Causes of irritable bowel syndrome
The causes of IBS are still relatively unknown.
Experts are not sure what causes IBS; however, they know that it is not contagious or cancerous.
It is thought that the following factors are probably involved:
- dietary factors
- environmental factors, like stress
- genetic factors
- hormones (women are twice as likely to have IBS than men)
- central nervous system not controlling digestive system properly
- digestive organs excessively sensitive to pain
- unusual response to infection
- muscles used to move food through the body malfunctioning
Mental and emotional state - evidence suggests that psychological and emotional factors probably play a big role in irritable bowel syndrome. People who have had a traumatic experience have a higher risk of developing IBS.
IBS triggersFood and diet
A significant number of individuals with IBS find that their symptoms get worse after they have consumed certain products, such as chocolate, milk, or alcohol, which give them either constipation or diarrhea.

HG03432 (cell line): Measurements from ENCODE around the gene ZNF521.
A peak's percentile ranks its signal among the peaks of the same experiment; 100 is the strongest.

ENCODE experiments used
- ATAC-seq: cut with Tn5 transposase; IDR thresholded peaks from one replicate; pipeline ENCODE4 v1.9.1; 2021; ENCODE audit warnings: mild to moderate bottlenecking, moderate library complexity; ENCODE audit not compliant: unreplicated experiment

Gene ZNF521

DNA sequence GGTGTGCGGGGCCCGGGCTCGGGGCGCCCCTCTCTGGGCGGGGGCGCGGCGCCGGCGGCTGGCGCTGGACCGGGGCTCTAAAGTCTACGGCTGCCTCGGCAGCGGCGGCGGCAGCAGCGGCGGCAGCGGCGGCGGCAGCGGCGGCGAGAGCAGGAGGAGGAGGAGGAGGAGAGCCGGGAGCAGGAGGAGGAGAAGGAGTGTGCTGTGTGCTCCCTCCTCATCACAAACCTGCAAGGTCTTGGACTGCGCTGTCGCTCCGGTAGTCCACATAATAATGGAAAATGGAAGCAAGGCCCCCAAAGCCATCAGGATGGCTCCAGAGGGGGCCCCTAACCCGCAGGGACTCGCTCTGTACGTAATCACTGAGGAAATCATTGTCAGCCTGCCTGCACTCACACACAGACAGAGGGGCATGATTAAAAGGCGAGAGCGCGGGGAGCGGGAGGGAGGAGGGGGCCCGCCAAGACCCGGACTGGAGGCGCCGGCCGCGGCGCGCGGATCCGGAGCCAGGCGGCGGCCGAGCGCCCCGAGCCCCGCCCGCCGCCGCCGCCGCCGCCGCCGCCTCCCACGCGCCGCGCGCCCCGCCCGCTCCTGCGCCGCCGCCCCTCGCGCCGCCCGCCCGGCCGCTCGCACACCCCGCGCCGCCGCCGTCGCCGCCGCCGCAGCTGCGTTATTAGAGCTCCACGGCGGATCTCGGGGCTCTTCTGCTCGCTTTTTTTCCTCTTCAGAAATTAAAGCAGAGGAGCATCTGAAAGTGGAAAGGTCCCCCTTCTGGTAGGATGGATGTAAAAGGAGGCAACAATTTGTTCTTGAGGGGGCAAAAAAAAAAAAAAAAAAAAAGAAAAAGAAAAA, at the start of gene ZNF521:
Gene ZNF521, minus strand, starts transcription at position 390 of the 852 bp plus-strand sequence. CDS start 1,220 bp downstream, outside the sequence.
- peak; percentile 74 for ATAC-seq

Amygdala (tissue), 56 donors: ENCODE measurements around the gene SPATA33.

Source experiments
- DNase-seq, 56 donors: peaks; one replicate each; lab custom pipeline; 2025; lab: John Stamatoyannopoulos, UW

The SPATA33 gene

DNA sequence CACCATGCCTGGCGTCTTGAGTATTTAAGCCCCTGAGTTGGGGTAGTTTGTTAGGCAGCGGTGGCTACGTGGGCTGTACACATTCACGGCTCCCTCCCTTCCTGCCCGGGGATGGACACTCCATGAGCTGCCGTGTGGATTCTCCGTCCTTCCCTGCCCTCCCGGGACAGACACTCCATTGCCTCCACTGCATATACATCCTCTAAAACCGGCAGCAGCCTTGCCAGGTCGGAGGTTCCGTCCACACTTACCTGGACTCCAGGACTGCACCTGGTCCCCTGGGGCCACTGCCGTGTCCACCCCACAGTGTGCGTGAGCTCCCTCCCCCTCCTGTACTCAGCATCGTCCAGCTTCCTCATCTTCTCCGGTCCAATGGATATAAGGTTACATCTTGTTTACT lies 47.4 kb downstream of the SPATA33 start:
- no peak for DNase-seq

Bloating and discomfort may be caused by some fruits and vegetables, as well as sodas. Experts are not sure what role food allergy or intolerance play (if any) in IBS.
Common dietary triggers of cramping or bloating include:
- foods that cause flatulence, such as beans, celery, onions, carrots, raisins, bananas, apricots, prunes, brussel sprouts, pretzels, and bagels
- dairy products
- sugar-free gum
- some candies
- products with caffeine in them - maybe due to lactose (sugar), sorbitol, or caffeine intolerance, and not irritable bowel syndrome
Hormonal changes can exacerbate irritable bowel syndrome. A considerable number of women with IBS find that their symptoms are worse around the time of menstruation. A study in Gastroenterology Report states that: